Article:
As a resident of Washington, DC, I was fortunate enough to be away from my adopted hometown on Inauguration Weekend. Ski mask-clad protesters smashed up the windows of several storefronts and lit fire to a limousine that, in a twist of irony, was later revealed to belong to a Muslim immigrant.
It’s understandable that so many Americans are taking to the streets in the wake of President Trump’s ascent to office. Opposing the government is a constitutional right enshrined in the First Amendment and moral right in every healthy democracy.
However, property damage is not political speech. Moreover, it only undermines well-meaning resistance movements by evaporating public sympathy. This is exactly what happened last Friday, as hundreds of articles condemned the rioters.
While I harbor some hope for the Trump administration on matters of war and regulatory reform, there’s no denying that our new president is downright frighting on many issues. An effective opposition on matters of civil liberties, immigration, trade, is needed now more than many years before.
In short, the left must shape up. Violent protest will only beget violent policies, as the public becomes distracted from the cause of protest in the first place.
The Trump opposition should look to the Free Speech Movement (FSM) for inspiration. As one of the few successful student movements in the 1960s, FSM successfully overturned the draconian speech policies of my alma mater, the University of California, Berkeley. At the time, almost all political speech was banned on campus — an incredibly strict policy for a generation that loved to speak its mind.
To oppose the anti-liberal rules, FSM students engaged in civil disobedience, deliberately breaking the rules by tabling, handing out leaflets, and occupying administrative buildings. These acts were illegal but, instead of engaging in violence or fighting with the police, the Berkeley radicals accepted whatever punishment from the police came their way.
Herein lies their brilliance. Because of their non-violent resistance, FSM was able to generate public sympathy because the video footage being broadcast across the nation was not of anarchy anarchists smashing windows and rioting, but rather of innocent looking youths being dragged into paddy wagons.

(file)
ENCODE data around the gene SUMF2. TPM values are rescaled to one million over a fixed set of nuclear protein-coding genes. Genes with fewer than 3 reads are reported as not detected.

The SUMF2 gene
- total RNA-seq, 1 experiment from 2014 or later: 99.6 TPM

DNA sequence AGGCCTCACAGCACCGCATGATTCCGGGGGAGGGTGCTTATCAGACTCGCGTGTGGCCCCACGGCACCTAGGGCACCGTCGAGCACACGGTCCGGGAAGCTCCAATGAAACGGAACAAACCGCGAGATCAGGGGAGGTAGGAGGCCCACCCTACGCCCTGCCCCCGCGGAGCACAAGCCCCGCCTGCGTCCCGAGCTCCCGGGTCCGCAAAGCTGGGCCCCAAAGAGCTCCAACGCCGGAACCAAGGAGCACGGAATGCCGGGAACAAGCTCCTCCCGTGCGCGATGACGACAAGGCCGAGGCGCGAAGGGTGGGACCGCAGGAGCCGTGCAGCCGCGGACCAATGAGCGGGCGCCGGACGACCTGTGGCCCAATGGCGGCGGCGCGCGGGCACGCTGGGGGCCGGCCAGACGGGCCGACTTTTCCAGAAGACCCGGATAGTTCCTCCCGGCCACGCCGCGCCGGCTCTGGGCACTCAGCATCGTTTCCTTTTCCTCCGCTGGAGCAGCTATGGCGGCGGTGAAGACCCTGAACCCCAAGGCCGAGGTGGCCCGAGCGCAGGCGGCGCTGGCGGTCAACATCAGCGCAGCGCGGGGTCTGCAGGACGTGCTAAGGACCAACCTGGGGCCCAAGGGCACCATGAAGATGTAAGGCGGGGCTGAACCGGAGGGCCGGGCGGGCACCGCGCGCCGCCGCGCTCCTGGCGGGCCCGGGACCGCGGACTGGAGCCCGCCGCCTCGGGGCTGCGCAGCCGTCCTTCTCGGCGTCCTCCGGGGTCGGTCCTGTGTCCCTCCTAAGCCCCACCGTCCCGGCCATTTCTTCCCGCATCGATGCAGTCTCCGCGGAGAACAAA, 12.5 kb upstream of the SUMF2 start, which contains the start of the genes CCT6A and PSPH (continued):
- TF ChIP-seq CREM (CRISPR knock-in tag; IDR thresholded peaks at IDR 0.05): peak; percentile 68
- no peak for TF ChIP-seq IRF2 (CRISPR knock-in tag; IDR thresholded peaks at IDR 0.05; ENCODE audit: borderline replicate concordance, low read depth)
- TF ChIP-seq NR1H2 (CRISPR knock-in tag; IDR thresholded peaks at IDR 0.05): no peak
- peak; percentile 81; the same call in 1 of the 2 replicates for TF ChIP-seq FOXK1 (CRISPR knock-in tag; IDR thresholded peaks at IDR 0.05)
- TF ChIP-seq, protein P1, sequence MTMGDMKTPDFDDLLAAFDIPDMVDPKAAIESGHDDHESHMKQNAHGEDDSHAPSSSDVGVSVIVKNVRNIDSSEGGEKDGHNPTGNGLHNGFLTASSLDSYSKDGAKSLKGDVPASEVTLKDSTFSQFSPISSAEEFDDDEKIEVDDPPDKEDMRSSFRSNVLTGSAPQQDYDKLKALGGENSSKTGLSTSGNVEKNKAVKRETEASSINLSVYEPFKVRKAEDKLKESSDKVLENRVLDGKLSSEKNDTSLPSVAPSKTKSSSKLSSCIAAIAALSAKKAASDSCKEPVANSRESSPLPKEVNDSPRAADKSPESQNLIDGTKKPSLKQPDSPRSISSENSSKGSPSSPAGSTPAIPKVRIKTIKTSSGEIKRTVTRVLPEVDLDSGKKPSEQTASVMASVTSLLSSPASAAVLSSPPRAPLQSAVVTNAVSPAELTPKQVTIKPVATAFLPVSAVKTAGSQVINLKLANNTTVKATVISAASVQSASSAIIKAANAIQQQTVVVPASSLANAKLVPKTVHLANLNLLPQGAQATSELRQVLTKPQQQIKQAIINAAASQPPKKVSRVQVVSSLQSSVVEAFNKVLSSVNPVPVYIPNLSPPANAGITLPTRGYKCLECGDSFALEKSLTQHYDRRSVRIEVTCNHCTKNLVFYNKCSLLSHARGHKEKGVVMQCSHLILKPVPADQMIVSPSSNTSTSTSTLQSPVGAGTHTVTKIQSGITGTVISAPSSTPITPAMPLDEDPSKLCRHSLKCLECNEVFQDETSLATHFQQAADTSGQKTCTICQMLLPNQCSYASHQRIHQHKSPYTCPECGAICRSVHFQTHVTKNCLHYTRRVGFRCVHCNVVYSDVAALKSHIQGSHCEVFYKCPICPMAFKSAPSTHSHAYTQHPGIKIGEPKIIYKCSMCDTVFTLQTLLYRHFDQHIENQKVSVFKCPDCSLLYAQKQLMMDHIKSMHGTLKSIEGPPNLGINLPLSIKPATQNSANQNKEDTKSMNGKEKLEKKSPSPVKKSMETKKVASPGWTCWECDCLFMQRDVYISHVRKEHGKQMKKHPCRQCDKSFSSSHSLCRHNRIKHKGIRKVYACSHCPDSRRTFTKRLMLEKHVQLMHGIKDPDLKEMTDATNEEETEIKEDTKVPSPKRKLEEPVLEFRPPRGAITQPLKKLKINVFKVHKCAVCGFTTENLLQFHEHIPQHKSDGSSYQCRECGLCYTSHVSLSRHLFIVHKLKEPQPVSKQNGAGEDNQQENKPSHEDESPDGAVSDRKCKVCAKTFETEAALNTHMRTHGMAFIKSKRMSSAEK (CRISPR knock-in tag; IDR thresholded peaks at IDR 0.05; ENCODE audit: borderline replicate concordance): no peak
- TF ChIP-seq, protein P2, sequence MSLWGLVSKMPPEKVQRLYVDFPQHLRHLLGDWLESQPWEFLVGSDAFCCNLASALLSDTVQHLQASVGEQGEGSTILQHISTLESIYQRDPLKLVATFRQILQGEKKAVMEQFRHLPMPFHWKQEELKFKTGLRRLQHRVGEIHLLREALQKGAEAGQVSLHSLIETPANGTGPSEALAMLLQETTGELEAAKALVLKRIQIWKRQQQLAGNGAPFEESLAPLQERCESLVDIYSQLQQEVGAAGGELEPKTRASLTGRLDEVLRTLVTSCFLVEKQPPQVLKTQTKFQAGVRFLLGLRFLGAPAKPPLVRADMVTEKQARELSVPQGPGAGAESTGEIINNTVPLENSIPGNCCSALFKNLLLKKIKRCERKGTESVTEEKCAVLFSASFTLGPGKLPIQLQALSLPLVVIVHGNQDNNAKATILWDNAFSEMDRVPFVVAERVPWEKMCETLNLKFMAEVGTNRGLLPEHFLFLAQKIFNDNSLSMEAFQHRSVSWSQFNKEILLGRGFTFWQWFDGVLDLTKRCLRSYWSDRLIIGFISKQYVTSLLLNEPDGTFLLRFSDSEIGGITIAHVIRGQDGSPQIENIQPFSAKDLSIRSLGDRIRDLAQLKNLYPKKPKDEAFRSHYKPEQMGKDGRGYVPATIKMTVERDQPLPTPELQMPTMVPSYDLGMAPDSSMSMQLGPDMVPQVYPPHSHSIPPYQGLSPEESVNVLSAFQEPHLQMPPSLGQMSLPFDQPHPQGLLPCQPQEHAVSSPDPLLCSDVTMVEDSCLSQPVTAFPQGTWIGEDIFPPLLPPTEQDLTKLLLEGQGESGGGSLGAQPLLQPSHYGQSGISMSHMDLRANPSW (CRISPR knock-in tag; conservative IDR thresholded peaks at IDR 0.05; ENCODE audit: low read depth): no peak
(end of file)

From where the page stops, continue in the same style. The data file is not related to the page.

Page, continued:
In fact, one tactic that the FSM protesters brilliantly mastered was going limp, forcing police officers to physically drag them without putting up a fight. As a result of the striking footage, many sympathetic citizens and politicians began to condemn the administration.
As California Assemblyman Willy Brown said in a speech at the time, “[T]he people in the state of California need to know that there’s something seriously wrong with this university when 801 people are dragged bodily down stairs from the administration building of this university and arrested.”
Nonviolent resistance gives protest movements the moral high ground, as the public sees the stark contrast between the brutality of the ruling regime and the pacifism of the resistance. It’s no wonder that nonviolent resistance has been effective in numerous political changes, from Indian independence led by Mahatma Gandhi to the American civil liberties movement led by Martin Luther King, Jr.
As the left shifts into opposition once again in the age of Trump, they must not forget the rich history of effective protest movements at their disposal. Violence will not deliver the changes they seek. Instead of hiding behind their masks, the Trump opposition should march openly and peacefully in the light of day, making the nation face our problems rather than dismissing their concerns as those of violent radicals.